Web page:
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Homework Help: 1-D (I think) Speed to distance problem

  1. Feb 6, 2014 #1
    1. The problem statement, all variables and given/known data

    A runner exerts a constant force to accelerate from rest to 2.0 m/s over a distance of 12 m.
    Assuming the runner can keep up the same force, what total distance would be needed to ac-
    celerate up from rest to 3.0 m/s?

    2. Relevant equations

    none given.

    3. The attempt at a solution

    The answer to the problem is 27. After quite some time spent thinking I tried solving first part for time using x= 1/2 vt and then plugging it into 2nd part. but that gives time as 12 and 2nd x as 18 so wrong. Dunno how to solve it
  2. jcsd
  3. Feb 6, 2014 #2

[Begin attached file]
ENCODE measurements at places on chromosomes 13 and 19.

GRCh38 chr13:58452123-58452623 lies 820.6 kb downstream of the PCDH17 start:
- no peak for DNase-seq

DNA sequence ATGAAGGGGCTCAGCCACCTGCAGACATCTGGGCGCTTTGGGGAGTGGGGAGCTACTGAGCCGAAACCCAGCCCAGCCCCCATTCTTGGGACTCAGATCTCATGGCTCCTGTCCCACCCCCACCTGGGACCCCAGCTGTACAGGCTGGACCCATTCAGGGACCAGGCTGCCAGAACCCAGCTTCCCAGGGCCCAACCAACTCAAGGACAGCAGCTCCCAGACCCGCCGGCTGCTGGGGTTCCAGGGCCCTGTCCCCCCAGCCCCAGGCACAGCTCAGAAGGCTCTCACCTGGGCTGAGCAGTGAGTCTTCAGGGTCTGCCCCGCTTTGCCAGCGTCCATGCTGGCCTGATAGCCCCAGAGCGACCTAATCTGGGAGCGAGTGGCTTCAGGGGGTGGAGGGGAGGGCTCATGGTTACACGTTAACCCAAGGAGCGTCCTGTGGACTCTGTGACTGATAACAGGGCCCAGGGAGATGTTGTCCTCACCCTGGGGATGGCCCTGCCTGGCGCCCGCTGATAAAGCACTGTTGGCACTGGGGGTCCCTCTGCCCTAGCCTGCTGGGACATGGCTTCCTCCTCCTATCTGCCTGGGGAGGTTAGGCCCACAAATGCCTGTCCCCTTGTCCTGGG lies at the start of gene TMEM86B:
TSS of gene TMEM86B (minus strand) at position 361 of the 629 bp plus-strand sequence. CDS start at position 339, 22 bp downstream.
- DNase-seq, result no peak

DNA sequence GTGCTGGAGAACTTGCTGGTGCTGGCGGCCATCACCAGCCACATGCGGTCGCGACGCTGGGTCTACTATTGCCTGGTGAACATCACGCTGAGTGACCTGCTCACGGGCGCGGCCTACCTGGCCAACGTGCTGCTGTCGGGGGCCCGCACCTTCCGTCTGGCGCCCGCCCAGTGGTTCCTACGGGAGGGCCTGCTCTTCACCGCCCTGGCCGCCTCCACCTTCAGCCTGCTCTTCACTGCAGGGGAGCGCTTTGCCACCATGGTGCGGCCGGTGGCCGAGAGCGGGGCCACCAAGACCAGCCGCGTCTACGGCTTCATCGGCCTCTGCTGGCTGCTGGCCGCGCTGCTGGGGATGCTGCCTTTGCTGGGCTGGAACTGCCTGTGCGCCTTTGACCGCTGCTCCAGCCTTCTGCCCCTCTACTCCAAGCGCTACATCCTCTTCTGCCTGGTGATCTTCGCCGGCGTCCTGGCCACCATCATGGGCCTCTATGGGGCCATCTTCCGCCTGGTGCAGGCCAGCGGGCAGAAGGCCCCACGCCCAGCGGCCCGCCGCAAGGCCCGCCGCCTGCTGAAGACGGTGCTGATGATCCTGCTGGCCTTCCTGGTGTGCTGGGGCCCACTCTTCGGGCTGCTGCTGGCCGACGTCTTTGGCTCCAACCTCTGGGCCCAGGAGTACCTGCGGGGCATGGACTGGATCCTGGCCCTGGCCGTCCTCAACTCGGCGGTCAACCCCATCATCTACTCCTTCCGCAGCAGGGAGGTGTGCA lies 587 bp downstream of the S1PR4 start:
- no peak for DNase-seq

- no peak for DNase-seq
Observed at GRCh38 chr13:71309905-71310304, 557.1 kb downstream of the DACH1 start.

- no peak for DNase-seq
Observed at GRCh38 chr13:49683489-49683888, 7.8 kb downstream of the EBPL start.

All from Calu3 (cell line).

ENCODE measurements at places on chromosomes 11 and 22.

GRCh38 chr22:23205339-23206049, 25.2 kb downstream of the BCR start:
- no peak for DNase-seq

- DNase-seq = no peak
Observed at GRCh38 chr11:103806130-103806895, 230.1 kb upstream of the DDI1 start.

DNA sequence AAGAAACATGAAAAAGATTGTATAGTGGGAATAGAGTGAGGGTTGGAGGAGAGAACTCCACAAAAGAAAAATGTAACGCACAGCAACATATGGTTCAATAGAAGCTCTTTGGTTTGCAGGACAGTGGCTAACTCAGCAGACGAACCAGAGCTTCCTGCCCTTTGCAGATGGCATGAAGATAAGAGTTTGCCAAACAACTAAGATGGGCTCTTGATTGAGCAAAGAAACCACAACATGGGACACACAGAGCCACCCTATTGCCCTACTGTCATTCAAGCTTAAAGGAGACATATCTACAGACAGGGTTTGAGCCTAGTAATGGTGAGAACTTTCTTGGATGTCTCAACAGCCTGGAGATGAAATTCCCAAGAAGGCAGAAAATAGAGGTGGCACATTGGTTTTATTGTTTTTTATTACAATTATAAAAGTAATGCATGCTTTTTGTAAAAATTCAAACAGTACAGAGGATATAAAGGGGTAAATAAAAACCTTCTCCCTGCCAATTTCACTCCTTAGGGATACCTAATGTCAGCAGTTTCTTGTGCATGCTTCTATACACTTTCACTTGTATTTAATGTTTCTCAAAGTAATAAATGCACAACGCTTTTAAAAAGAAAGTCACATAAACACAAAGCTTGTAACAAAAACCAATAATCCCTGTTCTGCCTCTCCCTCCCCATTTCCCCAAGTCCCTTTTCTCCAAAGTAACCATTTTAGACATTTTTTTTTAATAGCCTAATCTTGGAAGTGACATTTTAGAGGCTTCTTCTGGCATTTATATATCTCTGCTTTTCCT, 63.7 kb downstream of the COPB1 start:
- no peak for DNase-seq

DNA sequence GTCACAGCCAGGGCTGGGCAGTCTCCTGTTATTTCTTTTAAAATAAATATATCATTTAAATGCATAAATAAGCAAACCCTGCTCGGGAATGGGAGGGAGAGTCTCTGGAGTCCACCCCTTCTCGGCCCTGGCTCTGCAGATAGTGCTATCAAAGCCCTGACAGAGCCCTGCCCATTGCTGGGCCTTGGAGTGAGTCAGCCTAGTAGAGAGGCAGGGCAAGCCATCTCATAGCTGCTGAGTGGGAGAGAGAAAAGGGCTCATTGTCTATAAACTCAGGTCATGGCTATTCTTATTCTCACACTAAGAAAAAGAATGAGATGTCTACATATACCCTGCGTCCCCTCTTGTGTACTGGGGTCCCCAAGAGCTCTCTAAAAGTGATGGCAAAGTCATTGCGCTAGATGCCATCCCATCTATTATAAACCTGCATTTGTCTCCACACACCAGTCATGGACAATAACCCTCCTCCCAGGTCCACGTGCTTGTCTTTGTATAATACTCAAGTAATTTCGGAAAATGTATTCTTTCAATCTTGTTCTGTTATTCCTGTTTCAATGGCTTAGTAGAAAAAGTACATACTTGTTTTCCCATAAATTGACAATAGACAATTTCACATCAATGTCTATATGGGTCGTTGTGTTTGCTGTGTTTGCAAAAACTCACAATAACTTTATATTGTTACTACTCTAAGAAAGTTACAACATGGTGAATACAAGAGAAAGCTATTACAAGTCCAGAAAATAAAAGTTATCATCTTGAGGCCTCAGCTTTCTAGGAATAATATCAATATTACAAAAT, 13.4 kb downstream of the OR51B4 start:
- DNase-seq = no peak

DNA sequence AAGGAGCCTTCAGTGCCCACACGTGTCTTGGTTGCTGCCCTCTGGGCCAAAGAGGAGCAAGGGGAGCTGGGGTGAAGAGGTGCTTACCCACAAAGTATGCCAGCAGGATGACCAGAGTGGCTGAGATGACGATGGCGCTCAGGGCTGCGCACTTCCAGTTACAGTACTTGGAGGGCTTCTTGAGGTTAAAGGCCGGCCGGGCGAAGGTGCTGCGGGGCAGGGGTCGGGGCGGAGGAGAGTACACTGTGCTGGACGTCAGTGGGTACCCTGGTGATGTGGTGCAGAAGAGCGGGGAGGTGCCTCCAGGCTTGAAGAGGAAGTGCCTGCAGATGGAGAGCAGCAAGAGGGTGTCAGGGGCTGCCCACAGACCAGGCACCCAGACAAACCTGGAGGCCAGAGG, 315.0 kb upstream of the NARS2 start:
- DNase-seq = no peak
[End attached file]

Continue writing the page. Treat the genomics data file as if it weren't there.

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    Staff Emeritus
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    Hello magnanimousto. Welcome to PF!

    What kinematic equations do you know?

    Alternatively, do you know the Work-Energy Theorem ?
  4. Feb 6, 2014 #3
    This is a constant acceleration problem, so you can use the basic kinematic equations for that case. Try solving for the acceleration first, and using that value for the next part.

    If you don't know those equations, here's the one you should probably use -- they're very helpful to memorize though.
    [itex]v_{f}^{2}= v_{i}^{2} + 2aΔd[/itex]
  5. Feb 7, 2014 #4
    Thanks jackarms & SammyS.I do know kinematics equations, for some reason it never occurred to me that since the force is the same in both so must be the acceleration
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